By Scott Tibbs, October 20, 2009
U.S. Senate candidate Don Bates spoke to the IU College Republicans in Bloomington last night about his hope to defeat Evan Bayh and replace him in the U.S. Senate. Bates, who calls himself a Reagan Republican, argued that Evan Bayh's vote is all that stands between us and socialism and the only way to ensure that 60th vote goes the right way is to replace Bayh. He basically said all the right things about fiscal conservatism and national defense.
I asked Bates about his position on abortion. The content of his response was acceptable, but the tone was not. Bates said if we can get a solid enough Republican majority, we could do something about abortion. He is not encouraged that we can do much about restricting abortion right now.
Therein lies the problem. You cannot consistently argue that abortion is the worst blight on this country since slavery (as Gates did) and then embrace a strategery that an abolitionist would never have endorsed in 1850. People fighting against slavery, like the people who marched for civil rights with Martin Luther King, did not wait for enough politicians to get elected who shared their views to try to accomplish something. Had they done that, we would still have segregation today. Instead, the abolitionists and the civil rights movement knew they had to change the culture, providing the leadership necessary to accomplish their goals.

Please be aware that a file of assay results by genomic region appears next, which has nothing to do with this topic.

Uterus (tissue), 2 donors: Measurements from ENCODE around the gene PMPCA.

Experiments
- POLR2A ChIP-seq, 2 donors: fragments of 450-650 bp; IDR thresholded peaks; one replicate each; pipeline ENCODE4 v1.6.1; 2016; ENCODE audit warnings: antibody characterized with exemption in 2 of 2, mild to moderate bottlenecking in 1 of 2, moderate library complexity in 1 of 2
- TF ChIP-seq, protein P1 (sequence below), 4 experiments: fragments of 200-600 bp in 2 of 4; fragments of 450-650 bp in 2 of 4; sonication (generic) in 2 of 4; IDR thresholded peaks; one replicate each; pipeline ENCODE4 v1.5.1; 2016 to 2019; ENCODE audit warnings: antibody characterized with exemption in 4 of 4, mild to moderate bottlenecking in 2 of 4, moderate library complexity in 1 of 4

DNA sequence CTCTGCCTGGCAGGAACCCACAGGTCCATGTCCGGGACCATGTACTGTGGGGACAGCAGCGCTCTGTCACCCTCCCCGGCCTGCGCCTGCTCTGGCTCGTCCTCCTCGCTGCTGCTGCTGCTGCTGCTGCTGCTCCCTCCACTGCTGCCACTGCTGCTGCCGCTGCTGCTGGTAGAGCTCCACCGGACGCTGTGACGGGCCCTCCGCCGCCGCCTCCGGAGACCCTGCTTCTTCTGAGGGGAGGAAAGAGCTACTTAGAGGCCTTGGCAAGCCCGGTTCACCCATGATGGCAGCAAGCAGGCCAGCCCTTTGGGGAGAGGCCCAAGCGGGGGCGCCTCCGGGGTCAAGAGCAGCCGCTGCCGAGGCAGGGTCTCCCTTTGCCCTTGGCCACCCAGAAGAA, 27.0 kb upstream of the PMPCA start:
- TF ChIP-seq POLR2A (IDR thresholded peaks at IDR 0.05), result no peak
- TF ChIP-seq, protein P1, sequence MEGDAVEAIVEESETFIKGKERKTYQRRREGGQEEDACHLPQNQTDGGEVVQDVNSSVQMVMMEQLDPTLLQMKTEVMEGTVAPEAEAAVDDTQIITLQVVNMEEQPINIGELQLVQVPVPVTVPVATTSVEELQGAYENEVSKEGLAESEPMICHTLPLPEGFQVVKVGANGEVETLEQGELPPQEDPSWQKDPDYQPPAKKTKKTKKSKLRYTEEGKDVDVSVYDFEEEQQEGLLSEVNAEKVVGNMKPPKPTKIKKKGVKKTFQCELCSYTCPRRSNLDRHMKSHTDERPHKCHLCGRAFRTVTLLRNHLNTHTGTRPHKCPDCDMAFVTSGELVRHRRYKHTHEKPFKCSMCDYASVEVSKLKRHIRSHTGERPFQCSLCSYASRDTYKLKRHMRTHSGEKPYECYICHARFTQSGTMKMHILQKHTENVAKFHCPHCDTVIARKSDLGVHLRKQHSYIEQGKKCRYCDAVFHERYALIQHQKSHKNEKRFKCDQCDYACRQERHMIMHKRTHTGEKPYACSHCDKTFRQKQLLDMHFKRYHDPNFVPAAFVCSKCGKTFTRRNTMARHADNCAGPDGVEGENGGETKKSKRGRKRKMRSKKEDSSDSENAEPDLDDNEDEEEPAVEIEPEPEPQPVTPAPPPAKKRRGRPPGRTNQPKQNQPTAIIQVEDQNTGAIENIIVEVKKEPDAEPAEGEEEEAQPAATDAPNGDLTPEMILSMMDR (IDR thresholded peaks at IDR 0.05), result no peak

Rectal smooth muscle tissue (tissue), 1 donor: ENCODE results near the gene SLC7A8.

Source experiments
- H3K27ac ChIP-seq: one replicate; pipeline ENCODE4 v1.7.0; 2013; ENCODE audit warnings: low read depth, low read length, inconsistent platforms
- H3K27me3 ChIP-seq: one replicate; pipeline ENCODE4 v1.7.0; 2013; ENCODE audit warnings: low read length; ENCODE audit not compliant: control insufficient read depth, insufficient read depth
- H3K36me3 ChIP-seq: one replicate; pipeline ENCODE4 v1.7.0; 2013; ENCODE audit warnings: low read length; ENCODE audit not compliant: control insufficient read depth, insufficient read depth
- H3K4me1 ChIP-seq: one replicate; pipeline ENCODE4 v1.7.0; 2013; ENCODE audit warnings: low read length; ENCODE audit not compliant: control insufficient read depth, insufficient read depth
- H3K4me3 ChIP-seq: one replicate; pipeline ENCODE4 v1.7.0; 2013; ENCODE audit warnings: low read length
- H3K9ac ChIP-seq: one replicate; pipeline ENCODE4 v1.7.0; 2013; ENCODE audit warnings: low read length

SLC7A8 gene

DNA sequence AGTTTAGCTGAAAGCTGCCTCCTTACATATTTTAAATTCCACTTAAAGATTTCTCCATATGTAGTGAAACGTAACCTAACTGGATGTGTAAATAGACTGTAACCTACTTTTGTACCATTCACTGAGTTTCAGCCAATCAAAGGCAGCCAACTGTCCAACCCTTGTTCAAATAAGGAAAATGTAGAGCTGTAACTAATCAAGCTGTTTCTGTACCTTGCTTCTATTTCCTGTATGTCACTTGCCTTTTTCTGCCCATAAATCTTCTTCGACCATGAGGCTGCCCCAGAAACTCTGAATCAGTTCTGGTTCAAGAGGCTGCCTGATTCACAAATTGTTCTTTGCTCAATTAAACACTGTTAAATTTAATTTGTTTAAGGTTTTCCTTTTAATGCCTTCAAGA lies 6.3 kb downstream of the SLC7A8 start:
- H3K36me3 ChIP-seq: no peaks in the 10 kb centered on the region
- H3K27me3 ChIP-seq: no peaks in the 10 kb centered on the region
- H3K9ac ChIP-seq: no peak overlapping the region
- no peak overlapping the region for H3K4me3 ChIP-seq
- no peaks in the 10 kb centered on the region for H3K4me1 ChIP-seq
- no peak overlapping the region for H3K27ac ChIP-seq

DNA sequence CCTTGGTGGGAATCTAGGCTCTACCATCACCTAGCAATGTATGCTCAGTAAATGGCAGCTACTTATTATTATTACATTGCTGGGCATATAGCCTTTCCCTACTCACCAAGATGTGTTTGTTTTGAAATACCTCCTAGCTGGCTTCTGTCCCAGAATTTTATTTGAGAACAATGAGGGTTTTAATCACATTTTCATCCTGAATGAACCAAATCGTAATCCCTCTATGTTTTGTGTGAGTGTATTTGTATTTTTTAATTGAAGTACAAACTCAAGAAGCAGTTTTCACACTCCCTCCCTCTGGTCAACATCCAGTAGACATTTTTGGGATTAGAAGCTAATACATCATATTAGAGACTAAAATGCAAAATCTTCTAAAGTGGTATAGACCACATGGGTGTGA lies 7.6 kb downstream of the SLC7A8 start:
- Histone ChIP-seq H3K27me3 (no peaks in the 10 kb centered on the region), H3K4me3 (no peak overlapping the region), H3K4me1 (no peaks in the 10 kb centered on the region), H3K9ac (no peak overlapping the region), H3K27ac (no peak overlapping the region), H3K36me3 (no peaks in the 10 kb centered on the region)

Bates made a point of emphasizing his Christian faith last night. Proverbs 24:11-12 does not tell Christians to "rescue those being led away to death" as soon as we have enough of a legislative majority to do so. If Bates is going to beat Evan Bayh, he needs to energize the Christian conservative base of the Republican Party. In order to win any election, you need to shore up your base, and then go after independents and moderate or conservative Democrats. The base is especially important against a powerhouse like Bayh. Noncommittal answers on issues important to the base are not going to excite the base and in the short term may push GOP activists toward his primary opponents.
The anti-abortion movement will not be successful by waiting for a big enough majority in the House and Senate. Republicans had that between 2002 and 2006 but failed to take much action toward abolishing the barbaric act of abortion. Politicians follow the crowd and do not take too many risks that will cause them to lose elections. Statesmen, meanwhile, provide leadership and point the people to where we need to be as a society. George Washington, Winston Churchill and Ronald Reagan were statesmen. On Monday night, Bates sounded a lot like a politician.